Exhibition review: Jake and Dinos Chapman: Come and See, Serpentine Sackler Gallery, November 29 2013 - February 9 2014
Were you to really Come and See this show, knowing nothing of the controversial artists behind it, it is guaranteed you would be thrilled, appalled and well impressed. But those Chapman Brothers have a reputation that precedes them. It must be difficult trying to outdo themselves over and over again.
© 2013 Hugo Glendinning
And surely this work has reached a limit of sorts. There are scenes in the Sackler Gallery which could haunt you for years. Just hope their vitrines full of tiny model Nazis and tiny model corpses is the closest you will ever come to witnessing a mass grave. It has been said that the atrocities of the Nazis could, or should, never be represented, but these works get the job done and with childlike glee.
Then there are the Klansmen, robed mannequins of which there are some two dozen already at the Serpentine show. They stroke chins, they beckon you on, and they take seats in the screening room. But they also wear Birkenstocks and rainbow coloured socks: a new age touch. If you like this show, or even if you like art in general, then so do these weird hippy fascists. We are one with them.
Nowhere do you feel more implicated than in the cinema installation titled Kino Klub. Seen from behind in the half light, the hooded figures appear real. The wooden seats, with prayer book racks, have been appropriated from a church. And the 35mm projector is just for artworld show. Yes, all of the above is funny, but as jokes go it is close to home.
© 2013 Hugo Glendinning
The film itself is almost beneath description. It is a biopic in which both Chapmans appear played by Welsh actor Rhys Ifans. There is a birth, in which Jake and Dinos emerge from a model vagina. There is a hilarious segment which sends up the pretensions of their art school in Hastings. Plus, there is an obligatory sexual experience with a prostitute which culminates with a money shot to the sound of a children’s choir singing Morning is Broken. You can almost hear the KKK chuckle.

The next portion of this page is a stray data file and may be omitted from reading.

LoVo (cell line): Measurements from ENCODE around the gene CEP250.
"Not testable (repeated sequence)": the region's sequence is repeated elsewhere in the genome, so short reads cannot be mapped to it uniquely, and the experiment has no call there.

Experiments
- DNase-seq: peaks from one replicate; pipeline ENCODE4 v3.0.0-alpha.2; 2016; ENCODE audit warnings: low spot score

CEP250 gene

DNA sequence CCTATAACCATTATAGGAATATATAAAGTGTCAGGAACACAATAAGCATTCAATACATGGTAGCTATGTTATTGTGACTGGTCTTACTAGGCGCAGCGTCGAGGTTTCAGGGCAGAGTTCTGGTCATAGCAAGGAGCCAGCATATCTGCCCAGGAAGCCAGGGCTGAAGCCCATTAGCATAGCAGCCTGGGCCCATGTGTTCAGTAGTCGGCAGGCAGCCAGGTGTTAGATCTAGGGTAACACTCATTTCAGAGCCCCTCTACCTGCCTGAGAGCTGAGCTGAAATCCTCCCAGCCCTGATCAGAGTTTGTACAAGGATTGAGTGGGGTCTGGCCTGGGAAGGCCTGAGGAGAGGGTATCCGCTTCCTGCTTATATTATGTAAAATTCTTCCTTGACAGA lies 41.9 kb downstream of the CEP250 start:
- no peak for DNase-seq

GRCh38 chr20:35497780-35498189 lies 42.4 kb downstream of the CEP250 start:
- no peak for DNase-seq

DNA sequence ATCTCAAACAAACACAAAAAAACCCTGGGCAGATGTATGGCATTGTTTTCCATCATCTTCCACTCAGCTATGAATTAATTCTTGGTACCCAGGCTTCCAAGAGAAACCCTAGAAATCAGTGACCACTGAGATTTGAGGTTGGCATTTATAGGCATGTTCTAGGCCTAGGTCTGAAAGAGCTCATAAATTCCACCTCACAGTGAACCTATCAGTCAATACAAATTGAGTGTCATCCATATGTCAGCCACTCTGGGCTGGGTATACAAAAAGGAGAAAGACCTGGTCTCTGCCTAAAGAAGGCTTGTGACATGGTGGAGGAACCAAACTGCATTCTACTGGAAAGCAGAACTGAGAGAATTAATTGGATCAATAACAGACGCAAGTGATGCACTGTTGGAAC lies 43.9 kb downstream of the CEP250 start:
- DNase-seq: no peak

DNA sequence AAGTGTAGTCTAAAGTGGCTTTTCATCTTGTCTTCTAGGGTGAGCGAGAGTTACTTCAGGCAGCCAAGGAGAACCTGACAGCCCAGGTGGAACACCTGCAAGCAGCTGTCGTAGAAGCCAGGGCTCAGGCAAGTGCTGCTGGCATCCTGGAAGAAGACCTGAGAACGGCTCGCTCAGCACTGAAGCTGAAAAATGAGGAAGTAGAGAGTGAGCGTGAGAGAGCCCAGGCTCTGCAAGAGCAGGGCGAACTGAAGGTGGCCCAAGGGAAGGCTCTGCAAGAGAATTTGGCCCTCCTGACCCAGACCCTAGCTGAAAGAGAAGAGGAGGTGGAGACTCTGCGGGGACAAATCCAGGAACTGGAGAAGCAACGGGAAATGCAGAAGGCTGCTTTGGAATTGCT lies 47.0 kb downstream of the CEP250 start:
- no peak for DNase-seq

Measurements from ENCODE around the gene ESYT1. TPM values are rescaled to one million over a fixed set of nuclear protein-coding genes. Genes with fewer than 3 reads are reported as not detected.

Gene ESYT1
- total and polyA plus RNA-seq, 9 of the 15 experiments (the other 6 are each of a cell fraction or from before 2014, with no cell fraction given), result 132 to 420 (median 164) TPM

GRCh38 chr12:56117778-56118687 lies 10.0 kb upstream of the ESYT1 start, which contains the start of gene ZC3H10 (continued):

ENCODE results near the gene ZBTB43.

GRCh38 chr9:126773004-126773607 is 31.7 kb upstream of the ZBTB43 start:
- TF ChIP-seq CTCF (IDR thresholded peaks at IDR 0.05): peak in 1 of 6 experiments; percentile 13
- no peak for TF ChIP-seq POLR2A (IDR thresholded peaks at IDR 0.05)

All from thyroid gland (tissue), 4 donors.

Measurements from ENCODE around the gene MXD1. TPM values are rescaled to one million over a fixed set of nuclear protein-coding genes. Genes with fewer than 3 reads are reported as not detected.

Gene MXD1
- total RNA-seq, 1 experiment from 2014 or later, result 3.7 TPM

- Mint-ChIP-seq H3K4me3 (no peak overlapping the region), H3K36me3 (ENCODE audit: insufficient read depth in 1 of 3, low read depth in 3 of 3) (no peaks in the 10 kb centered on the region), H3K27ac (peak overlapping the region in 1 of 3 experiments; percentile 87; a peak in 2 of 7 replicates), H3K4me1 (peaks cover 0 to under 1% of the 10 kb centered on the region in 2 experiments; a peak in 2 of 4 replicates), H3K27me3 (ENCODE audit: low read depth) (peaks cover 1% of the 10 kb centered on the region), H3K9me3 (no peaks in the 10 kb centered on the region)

Along with all of this, there is an archive of mischievous drawings over the pages of a book of arcane theory and/or pharmacology. There is more mannequin fun with an amalgam of young girls, one of whom has an arsehole for a head. And there is a tapestry, which appears based on a puzzle from a McDonald's Happy Meal. In some ways this bright, colourful, inoffensive piece is the most caustic in the show: a spot the difference so easy it treats the viewer and his or her child as imbeciles.
The frequent appearances of Ronald McDonald and his cast of uninspired characters is a gratifying theme: an attack on capitalism rather than an attack on everything we hold dear. This is where to come if you want to see a mass grave bursting forth from a burger joint. And for tribal carvings of Ronald et al, step right up. Despite their recent carving, these wooden sculptures already have a dark primitive energy.
If you hate McDonald's, or at least what they stand for, then the Chapmans, as the enemy of your enemy, could be your friend, because they know this stuff is toxic. In the entrance or exit is a vitrine with a pair of inbuilt gloved sleeves, as used by Hollywood scientists. The detritus within, splattered in paint, include a skull sticking out a very long tongue. This is death, getting in your face. Which is no less than you would expect from these artists. It is their strength and their weakness.
- Open 10am-6pm (closed Monday). Admission free. Follow the gallery on Twitter @SerpentineUK.
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